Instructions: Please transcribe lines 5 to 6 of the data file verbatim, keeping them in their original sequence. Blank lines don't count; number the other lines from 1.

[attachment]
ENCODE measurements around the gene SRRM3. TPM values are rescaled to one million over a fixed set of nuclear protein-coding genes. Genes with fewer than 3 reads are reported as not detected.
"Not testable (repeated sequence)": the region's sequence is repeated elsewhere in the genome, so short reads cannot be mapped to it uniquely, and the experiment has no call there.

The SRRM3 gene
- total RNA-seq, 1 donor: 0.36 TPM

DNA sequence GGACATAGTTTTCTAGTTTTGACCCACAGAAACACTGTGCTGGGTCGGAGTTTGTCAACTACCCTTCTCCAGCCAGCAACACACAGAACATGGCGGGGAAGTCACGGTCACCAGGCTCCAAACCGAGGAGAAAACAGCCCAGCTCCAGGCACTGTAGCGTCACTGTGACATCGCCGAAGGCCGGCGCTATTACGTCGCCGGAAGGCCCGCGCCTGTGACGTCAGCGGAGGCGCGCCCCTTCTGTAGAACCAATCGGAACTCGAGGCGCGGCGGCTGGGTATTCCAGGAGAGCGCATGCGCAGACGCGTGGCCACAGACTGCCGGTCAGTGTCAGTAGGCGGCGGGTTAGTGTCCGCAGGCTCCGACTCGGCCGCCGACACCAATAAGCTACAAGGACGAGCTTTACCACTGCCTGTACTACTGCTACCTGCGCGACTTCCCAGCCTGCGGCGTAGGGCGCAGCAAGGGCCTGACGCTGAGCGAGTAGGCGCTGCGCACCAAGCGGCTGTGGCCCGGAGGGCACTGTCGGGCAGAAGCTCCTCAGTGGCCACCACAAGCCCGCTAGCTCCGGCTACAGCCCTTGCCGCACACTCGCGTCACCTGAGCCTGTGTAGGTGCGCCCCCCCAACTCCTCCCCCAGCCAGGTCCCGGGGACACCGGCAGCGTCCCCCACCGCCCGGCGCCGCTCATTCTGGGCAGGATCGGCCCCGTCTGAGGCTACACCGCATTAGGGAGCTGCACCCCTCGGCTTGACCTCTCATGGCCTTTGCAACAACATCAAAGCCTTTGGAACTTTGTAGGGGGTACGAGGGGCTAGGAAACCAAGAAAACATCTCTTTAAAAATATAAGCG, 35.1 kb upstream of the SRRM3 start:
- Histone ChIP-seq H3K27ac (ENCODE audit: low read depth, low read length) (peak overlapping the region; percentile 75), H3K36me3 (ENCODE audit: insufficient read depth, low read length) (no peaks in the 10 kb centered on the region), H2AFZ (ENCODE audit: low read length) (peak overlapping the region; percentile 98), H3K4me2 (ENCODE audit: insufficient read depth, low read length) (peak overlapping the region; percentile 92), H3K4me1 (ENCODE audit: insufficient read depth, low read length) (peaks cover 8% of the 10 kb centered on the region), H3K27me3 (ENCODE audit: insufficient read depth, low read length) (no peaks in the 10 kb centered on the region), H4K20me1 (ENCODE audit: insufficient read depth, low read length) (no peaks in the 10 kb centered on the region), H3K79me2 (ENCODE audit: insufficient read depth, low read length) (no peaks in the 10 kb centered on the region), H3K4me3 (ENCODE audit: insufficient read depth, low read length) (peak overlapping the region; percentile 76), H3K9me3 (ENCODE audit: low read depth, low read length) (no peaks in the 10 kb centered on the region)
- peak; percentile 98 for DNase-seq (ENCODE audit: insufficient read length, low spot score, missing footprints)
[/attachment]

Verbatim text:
DNA sequence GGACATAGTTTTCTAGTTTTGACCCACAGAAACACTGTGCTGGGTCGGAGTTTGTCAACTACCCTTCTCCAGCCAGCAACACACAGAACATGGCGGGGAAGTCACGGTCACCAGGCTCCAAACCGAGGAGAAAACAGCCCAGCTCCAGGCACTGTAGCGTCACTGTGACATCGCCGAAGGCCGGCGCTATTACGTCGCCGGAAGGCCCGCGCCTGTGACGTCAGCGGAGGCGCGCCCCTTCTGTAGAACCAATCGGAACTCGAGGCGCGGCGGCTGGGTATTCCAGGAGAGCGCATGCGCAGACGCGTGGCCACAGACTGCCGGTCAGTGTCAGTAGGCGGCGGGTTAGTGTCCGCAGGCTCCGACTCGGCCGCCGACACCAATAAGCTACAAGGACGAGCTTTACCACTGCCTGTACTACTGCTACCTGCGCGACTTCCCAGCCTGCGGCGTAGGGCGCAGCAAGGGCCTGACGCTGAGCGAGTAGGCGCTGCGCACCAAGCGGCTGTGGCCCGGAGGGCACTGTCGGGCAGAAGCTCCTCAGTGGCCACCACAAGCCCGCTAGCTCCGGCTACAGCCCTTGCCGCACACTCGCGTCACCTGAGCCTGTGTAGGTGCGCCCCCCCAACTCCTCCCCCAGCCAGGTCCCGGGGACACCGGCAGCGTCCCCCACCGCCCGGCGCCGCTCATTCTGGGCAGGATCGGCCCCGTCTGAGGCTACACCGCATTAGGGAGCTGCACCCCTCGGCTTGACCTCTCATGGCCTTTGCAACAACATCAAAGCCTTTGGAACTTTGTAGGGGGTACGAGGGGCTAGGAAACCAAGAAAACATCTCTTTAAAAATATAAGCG, 35.1 kb upstream of the SRRM3 start:
- Histone ChIP-seq H3K27ac (ENCODE audit: low read depth, low read length) (peak overlapping the region; percentile 75), H3K36me3 (ENCODE audit: insufficient read depth, low read length) (no peaks in the 10 kb centered on the region), H2AFZ (ENCODE audit: low read length) (peak overlapping the region; percentile 98), H3K4me2 (ENCODE audit: insufficient read depth, low read length) (peak overlapping the region; percentile 92), H3K4me1 (ENCODE audit: insufficient read depth, low read length) (peaks cover 8% of the 10 kb centered on the region), H3K27me3 (ENCODE audit: insufficient read depth, low read length) (no peaks in the 10 kb centered on the region), H4K20me1 (ENCODE audit: insufficient read depth, low read length) (no peaks in the 10 kb centered on the region), H3K79me2 (ENCODE audit: insufficient read depth, low read length) (no peaks in the 10 kb centered on the region), H3K4me3 (ENCODE audit: insufficient read depth, low read length) (peak overlapping the region; percentile 76), H3K9me3 (ENCODE audit: low read depth, low read length) (no peaks in the 10 kb centered on the region)